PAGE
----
I believe we can do better than that by having conversations that challenge us to love with equal parts gritty determination and humility. Love isn’t for whiners. Love is for the strongest of strong. It means having the power to hurt someone, but choosing not to hurt them. It means looking into each other’s eyes knowing all the storms brewing under the surface, and still saying, “We are in this together.”
I’m not talking about accepting evil. I’m talking about offering a healing balm that asks, “What are you afraid of?” instead of “Why are you such a jerk?” I’m talking about understanding our own capacity for wrong-doing, and still believing that we can find common ground. The world-changing kind of love means being bigger than our broken places.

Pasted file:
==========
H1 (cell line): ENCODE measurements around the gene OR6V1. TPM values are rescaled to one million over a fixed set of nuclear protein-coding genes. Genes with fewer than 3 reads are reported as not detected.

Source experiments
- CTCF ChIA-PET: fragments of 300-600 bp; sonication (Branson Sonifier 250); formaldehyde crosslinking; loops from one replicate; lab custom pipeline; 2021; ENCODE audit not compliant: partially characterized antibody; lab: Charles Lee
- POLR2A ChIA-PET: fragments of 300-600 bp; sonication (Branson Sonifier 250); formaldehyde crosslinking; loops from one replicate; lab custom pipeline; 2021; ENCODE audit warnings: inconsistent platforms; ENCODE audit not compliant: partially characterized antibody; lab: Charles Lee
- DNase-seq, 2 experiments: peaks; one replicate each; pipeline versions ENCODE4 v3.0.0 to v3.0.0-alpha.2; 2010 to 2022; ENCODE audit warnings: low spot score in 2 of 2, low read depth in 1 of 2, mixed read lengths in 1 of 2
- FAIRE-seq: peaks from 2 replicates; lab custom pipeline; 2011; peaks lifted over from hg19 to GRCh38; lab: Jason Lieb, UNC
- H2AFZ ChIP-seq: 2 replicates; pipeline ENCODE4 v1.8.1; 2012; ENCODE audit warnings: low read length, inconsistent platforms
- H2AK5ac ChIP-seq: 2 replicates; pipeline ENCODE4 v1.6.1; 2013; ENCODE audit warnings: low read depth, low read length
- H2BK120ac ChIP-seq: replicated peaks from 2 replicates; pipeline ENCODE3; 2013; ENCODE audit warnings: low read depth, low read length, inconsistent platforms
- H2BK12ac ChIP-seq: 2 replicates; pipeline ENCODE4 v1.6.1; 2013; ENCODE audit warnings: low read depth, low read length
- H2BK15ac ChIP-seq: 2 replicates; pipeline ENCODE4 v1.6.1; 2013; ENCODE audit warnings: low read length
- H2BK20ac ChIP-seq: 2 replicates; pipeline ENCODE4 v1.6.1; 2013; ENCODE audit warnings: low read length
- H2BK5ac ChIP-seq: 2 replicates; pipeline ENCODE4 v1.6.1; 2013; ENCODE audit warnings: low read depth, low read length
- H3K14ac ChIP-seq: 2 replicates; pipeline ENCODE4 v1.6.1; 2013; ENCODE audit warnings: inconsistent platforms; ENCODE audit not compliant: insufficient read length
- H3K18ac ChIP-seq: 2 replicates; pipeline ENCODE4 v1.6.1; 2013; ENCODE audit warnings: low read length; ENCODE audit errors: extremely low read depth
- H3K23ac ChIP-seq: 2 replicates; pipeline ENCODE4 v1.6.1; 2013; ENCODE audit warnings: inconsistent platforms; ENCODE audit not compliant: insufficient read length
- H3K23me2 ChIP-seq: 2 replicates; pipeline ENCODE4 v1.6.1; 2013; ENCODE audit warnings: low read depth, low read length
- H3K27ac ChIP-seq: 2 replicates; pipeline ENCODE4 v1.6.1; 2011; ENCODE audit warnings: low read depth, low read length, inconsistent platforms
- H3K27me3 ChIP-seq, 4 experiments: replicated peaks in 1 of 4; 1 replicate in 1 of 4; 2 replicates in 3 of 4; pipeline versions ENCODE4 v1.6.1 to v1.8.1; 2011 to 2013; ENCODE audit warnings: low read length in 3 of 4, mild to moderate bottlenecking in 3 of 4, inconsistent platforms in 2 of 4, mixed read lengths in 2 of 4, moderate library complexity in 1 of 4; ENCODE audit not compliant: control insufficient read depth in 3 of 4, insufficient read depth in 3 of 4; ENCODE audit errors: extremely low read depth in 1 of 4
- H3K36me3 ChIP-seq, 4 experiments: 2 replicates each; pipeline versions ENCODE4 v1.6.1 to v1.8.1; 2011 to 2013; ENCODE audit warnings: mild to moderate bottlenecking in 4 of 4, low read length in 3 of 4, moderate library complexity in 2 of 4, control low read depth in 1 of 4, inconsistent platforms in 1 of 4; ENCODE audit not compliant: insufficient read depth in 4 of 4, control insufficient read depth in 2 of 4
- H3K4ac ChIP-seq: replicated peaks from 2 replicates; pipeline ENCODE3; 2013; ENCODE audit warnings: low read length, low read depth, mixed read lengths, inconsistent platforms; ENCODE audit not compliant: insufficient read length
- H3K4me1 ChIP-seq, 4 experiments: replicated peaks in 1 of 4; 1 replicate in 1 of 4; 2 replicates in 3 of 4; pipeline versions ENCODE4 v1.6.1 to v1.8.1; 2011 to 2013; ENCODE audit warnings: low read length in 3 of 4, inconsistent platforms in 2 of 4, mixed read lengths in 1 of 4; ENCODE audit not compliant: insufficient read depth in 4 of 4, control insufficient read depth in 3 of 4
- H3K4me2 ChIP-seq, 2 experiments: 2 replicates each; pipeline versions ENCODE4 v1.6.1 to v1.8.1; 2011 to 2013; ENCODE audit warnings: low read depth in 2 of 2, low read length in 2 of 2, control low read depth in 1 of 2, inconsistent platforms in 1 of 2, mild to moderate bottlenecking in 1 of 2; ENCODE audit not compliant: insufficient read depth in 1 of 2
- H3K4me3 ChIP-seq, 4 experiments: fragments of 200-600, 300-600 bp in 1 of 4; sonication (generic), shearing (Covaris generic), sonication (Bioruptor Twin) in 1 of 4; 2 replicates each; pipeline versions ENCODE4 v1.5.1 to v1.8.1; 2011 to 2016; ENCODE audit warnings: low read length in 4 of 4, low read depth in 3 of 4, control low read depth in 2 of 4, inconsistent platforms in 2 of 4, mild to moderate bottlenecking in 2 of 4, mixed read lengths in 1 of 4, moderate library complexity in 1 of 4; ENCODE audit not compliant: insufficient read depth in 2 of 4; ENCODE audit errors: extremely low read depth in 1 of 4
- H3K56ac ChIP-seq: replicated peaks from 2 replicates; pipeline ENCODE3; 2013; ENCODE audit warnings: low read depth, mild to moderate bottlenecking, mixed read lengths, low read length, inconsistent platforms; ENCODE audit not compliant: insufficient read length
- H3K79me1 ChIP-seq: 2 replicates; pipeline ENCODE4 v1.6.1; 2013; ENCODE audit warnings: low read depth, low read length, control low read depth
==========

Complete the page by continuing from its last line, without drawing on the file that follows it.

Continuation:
Before now, I have feared that loving better might be perceived (by some) as pie-in-the-sky idealism. But you need to know that I am a realist, if nothing else. (Just ask my sister. I used to drive her nuts when we were kids because I could never play “pretend” games. I couldn’t step out of reality long enough to fake like I was someone else.) If love is nothing but shallow, uninformed flakiness, I wouldn’t be here right now risking everything for a message that is bigger than I will ever be.
I believe love is highly misunderstood. I believe it takes badassery to look each other in the eye, be our true selves, and accept each other as we are. It doesn't take any strength of character at all to talk behind each other’s backs, play the victim, and make self-protective excuses for being mean. (Was that harsh? It was meant to be.)